• Non-Governmental Development Organisations (NGDOs) in the City and the Quest for Poverty Reduction

    Urbanisation and the urban poverty reduction debate has lately entered centre stage of development discourse with the emerging trend that half of the world’s population now lives in urban areas. In Malawi, urbanisation is growing at an unprecedented pace. In this paper I argue that the growing rural-urban trend calls for a concerted effort, including the participation of Non-Governmental Development Organisations (NGDOs) whose potential to contribute to poverty reduction can be enhanced if there is greater awareness…

  • Global Monitoring Report 2013: Rural-Urban Dynamics

    Global Monitoring Report 2013: Rural-Urban Dynamics provides an in-depth analysis on urbanization as a force for poverty reduction and progress towards the MDGs in the developing world. With less than 1,000 days to go before the MDGs expire, the report highlights the need to accelerate efforts to improve the lives of the poor in both rural and urban areas.

  • What is the good city?

    The development of industrial capitalism in Europe gave rise to conditions that motivated the rise of modern urban planning. In Africa, urban models for ordering society emerged in the late 1930s. Andrew Byerley looks at the laboratory of urban Africa. Download full article here.

  • Urban planning and social inclusion, a study of Kigali city, Rwanda

    Urban planning has been widely defined as an attempt to select the best available alternatives to achieve specific goals. However, little attention has been addressed to the explicit description of those goals towards the city development. Cities, as we experience them and live in, are remarkably expanding all over the world with significant development of built environment towards better spatial organizations for higher returns and more efficient economies.

  • Malawi Reports: Urban Profiles of Blantyre, Lilongwe, Mzuzu and Zomba

    UNHabitat released a series of urban profiles on Malawian cities Blantyre, Lilongwe, Zomba and Mzuzu, as well as a National Urban Profile. The Participatory Slum Upgrading Programme (PSUP) is an accelerated and action-oriented urban assessment of needs and capacity-building gaps at national and local levels. It is currently being implemented in over 30 countries in Africa, Caribbean, and Pacific Region.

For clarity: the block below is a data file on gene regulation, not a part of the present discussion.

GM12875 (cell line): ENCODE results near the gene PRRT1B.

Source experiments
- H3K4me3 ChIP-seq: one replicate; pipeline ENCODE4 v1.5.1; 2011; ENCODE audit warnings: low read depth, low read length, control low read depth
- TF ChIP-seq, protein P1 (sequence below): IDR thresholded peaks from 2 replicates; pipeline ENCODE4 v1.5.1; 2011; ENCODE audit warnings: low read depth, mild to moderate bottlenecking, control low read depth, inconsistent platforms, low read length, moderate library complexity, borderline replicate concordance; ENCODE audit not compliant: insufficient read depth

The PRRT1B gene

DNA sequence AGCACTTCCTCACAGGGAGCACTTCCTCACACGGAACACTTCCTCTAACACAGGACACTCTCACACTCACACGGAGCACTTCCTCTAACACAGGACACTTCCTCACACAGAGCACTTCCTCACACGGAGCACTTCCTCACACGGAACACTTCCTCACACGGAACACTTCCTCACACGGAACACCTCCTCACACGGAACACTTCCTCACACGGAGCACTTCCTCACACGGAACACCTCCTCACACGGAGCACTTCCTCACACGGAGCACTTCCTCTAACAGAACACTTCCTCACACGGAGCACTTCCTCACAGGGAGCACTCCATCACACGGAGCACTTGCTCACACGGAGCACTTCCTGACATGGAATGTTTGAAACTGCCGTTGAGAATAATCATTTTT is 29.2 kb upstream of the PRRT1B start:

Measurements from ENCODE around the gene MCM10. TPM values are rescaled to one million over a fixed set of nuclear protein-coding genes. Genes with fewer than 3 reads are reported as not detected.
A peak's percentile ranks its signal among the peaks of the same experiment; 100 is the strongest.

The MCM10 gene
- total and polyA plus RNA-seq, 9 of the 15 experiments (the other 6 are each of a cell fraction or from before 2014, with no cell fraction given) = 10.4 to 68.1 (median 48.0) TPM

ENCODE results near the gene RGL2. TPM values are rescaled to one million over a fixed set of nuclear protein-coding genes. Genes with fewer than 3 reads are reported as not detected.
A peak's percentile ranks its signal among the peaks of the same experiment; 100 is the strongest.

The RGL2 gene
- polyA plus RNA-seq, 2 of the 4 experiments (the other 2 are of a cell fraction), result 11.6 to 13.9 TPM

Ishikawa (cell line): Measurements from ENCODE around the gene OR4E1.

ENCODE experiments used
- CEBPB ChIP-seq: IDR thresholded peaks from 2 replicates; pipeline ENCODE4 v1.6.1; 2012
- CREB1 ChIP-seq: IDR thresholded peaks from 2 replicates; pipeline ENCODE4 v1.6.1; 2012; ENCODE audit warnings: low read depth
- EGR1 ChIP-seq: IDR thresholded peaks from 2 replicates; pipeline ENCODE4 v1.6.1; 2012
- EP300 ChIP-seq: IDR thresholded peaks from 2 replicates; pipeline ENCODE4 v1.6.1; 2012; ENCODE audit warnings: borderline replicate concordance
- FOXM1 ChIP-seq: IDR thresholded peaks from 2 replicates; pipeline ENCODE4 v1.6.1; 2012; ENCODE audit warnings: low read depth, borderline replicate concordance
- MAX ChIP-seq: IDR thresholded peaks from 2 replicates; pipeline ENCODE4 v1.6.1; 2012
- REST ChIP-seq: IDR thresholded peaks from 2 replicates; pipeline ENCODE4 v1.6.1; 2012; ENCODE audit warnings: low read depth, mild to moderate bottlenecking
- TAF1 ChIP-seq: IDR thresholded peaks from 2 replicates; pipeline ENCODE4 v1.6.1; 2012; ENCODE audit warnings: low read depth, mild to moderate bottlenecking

• Urbanisation and Development in South Africa: Economic Imperatives, Spatial Distortions and Strategic Responses

    South Africa is one of the most urbanised countries in Africa. Urbanisation has been a source of controversy posing dilemmas for successive governments and resulting in wide-ranging interventions to control it in various ways. In the late 19th and early 20th centuries a distinctive form of racial segregation was put in place, reflecting the needs of industrialisation for cheap migrant labour, but political nervousness about permanent urbanisation. After World War II political…

  • Urbanisation and Development in South Africa: Economic Imperatives, Spatial Distortions and Strategic Responses

    This paper outlines the experience of urbanisation in South Africa, which is now one of the most populous and urbanised countries in Africa. For over a century, urbanisation has been a source of controversy posing dilemmas for successive governments and resulting in wide-ranging interventions to control it in various ways. In the late 19th and early 20th centuries, a distinctive form of racially segregated urban development was put in place, reflecting the needs of the economy for cheap migrant labour to support rapid industrialisation…

  • Diamond mining, urbanisation and social transformation in Sierra Leone

    This contribution critically explores changing relationships between diamond mining and patterns of urbanisation in Sierra Leone. In providing an historical overview of mining expansion and contraction, the paper highlights the significant impacts that mining has had on the rural urban continuum, and how this has shaped political, economic and social change in diamondiferous regions. Focusing on Kono District, the effects of diamond mining on populations are evaluated before, during and after the civil war…

  • Angola’s planned and unplanned urban growth: diamond mining towns in the Lunda Provinces

    Mining towns in Angola have followed a different growth trajectory from urban agglomerations elsewhere on the continent. Colonial mining cities were treated as regional strategic locations mainly under the direction of mining companies, with an orientation towards natural and human resources management and planned urbanisation. As Angola became engulfed in civil war after independence in 1975, urban planning and control fell into disarray, which led to rapid and unplanned urban growth as rural populations fled the insecurity of the countryside. In the provinces of…

  • Exploring the connections: mining and urbanisation in Ghana

    Studies of mining and urbanisation have been primarily conducted independently of one another, with limited consideration of the inter-linkages between the two. This analysis seeks to fill this gap by exploring the links between mining and urbanisation in a Ghanaian context. Ghana is an interesting case as it is both endowed with significant mineral wealth and is highly urbanised, with a long history of urban settlement compared to most of sub-Saharan Africa. Mining and…